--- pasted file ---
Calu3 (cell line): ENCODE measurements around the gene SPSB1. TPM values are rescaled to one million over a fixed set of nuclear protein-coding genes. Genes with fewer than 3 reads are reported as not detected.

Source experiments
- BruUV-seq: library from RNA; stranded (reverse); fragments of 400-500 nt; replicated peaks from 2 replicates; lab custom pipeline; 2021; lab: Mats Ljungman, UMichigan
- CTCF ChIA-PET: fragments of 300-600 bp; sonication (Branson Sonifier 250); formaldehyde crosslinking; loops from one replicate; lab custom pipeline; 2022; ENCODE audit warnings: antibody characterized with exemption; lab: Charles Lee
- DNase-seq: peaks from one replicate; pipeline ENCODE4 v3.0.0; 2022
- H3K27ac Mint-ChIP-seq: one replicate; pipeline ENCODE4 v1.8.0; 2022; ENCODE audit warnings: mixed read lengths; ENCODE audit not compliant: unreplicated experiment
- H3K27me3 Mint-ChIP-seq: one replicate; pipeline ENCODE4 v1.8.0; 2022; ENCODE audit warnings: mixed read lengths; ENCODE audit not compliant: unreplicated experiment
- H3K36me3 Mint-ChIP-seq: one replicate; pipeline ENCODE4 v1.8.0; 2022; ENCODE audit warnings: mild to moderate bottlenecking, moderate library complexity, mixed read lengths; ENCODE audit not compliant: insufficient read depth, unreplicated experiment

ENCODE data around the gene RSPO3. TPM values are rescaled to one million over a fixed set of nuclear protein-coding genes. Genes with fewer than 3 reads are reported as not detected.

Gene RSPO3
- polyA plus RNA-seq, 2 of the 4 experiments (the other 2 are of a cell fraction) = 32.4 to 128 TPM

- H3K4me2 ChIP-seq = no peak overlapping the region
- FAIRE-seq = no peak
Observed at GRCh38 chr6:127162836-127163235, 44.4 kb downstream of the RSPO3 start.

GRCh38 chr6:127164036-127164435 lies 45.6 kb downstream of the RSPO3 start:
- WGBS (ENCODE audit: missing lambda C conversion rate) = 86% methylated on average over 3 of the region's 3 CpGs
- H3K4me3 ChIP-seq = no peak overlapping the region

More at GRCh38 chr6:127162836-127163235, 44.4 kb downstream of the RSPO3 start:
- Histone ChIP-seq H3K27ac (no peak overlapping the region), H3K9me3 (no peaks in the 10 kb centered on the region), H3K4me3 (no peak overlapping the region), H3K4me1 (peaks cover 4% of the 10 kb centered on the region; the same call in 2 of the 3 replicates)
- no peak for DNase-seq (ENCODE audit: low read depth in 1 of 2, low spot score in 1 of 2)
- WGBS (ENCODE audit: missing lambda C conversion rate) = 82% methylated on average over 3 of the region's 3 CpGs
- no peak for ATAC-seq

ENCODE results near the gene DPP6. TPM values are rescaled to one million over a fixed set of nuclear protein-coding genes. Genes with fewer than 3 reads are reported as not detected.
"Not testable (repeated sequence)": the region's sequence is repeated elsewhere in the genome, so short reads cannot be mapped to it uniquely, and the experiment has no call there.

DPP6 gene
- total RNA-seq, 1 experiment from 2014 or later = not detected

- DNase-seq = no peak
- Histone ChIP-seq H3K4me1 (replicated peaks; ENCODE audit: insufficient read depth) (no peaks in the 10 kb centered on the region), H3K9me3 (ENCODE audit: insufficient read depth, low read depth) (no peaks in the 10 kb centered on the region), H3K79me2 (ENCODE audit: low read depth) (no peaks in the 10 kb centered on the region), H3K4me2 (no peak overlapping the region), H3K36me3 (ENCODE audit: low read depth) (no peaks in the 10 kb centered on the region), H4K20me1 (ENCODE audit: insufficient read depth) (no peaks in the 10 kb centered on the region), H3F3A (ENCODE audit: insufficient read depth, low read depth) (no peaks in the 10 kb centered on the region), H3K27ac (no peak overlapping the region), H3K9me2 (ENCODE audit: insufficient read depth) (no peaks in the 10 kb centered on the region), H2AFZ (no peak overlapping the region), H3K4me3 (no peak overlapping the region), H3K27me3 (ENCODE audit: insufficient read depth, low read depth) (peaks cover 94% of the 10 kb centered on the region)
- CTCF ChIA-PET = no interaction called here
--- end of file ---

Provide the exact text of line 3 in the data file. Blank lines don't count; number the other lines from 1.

- BruUV-seq: library from RNA; stranded (reverse); fragments of 400-500 nt; replicated peaks from 2 replicates; lab custom pipeline; 2021; lab: Mats Ljungman, UMichigan